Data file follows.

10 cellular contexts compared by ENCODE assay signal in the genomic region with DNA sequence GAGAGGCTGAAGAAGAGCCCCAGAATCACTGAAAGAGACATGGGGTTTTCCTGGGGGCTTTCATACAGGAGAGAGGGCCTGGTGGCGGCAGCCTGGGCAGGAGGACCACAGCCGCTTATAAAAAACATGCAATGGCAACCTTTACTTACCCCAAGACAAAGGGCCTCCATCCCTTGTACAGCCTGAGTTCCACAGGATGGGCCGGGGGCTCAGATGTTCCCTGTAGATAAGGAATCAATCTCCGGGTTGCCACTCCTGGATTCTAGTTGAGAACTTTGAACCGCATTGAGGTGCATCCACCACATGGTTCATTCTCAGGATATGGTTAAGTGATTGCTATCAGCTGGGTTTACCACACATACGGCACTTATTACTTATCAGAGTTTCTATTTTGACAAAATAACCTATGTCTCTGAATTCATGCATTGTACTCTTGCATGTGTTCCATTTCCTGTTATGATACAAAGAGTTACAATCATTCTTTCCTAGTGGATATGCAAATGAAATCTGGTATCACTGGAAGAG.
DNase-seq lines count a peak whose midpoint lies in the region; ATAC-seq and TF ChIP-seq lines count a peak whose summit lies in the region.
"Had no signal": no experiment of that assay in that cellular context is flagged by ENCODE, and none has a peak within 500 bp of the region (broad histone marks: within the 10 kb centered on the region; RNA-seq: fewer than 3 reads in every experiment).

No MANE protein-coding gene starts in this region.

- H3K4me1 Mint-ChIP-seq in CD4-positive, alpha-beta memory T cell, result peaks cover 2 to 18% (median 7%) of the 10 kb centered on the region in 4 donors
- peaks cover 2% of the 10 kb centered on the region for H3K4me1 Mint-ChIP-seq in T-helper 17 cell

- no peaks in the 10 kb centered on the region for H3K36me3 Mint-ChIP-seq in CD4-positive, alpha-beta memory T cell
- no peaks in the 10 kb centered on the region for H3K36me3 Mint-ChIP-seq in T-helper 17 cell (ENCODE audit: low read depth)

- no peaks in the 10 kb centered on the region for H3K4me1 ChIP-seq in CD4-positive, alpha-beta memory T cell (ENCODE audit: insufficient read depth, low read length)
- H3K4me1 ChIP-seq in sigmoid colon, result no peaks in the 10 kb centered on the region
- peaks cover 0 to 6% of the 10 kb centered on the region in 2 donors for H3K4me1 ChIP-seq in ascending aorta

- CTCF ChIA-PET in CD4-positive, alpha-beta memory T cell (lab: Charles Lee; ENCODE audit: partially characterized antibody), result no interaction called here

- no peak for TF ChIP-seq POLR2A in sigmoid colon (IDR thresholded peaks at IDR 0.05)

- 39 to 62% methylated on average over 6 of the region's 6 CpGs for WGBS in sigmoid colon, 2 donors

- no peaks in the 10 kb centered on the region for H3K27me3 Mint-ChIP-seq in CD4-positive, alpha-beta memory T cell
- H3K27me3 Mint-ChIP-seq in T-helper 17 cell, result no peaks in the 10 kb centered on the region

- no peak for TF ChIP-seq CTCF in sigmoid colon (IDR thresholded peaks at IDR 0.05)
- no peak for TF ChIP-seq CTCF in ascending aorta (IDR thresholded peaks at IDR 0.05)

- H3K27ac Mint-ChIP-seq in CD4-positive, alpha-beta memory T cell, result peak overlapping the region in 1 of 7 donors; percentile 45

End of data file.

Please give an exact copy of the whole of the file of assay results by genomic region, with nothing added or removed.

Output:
10 cellular contexts compared by ENCODE assay signal in the genomic region with DNA sequence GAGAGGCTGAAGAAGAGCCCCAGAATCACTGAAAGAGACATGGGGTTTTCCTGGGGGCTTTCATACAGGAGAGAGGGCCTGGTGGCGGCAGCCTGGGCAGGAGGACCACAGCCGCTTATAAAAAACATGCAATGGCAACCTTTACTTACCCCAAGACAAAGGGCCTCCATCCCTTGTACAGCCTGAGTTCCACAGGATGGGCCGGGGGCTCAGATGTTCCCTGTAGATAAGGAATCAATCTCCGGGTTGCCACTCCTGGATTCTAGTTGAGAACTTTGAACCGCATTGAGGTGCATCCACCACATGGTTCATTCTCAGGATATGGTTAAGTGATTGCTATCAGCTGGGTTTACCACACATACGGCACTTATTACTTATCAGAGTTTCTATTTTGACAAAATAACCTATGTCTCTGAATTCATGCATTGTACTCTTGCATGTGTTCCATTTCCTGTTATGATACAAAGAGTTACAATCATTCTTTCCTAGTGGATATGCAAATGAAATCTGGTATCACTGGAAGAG.
DNase-seq lines count a peak whose midpoint lies in the region; ATAC-seq and TF ChIP-seq lines count a peak whose summit lies in the region.
"Had no signal": no experiment of that assay in that cellular context is flagged by ENCODE, and none has a peak within 500 bp of the region (broad histone marks: within the 10 kb centered on the region; RNA-seq: fewer than 3 reads in every experiment).

No MANE protein-coding gene starts in this region.

- H3K4me1 Mint-ChIP-seq in CD4-positive, alpha-beta memory T cell, result peaks cover 2 to 18% (median 7%) of the 10 kb centered on the region in 4 donors
- peaks cover 2% of the 10 kb centered on the region for H3K4me1 Mint-ChIP-seq in T-helper 17 cell

- no peaks in the 10 kb centered on the region for H3K36me3 Mint-ChIP-seq in CD4-positive, alpha-beta memory T cell
- no peaks in the 10 kb centered on the region for H3K36me3 Mint-ChIP-seq in T-helper 17 cell (ENCODE audit: low read depth)

- no peaks in the 10 kb centered on the region for H3K4me1 ChIP-seq in CD4-positive, alpha-beta memory T cell (ENCODE audit: insufficient read depth, low read length)
- H3K4me1 ChIP-seq in sigmoid colon, result no peaks in the 10 kb centered on the region
- peaks cover 0 to 6% of the 10 kb centered on the region in 2 donors for H3K4me1 ChIP-seq in ascending aorta

- CTCF ChIA-PET in CD4-positive, alpha-beta memory T cell (lab: Charles Lee; ENCODE audit: partially characterized antibody), result no interaction called here

- no peak for TF ChIP-seq POLR2A in sigmoid colon (IDR thresholded peaks at IDR 0.05)

- 39 to 62% methylated on average over 6 of the region's 6 CpGs for WGBS in sigmoid colon, 2 donors

- no peaks in the 10 kb centered on the region for H3K27me3 Mint-ChIP-seq in CD4-positive, alpha-beta memory T cell
- H3K27me3 Mint-ChIP-seq in T-helper 17 cell, result no peaks in the 10 kb centered on the region

- no peak for TF ChIP-seq CTCF in sigmoid colon (IDR thresholded peaks at IDR 0.05)
- no peak for TF ChIP-seq CTCF in ascending aorta (IDR thresholded peaks at IDR 0.05)

- H3K27ac Mint-ChIP-seq in CD4-positive, alpha-beta memory T cell, result peak overlapping the region in 1 of 7 donors; percentile 45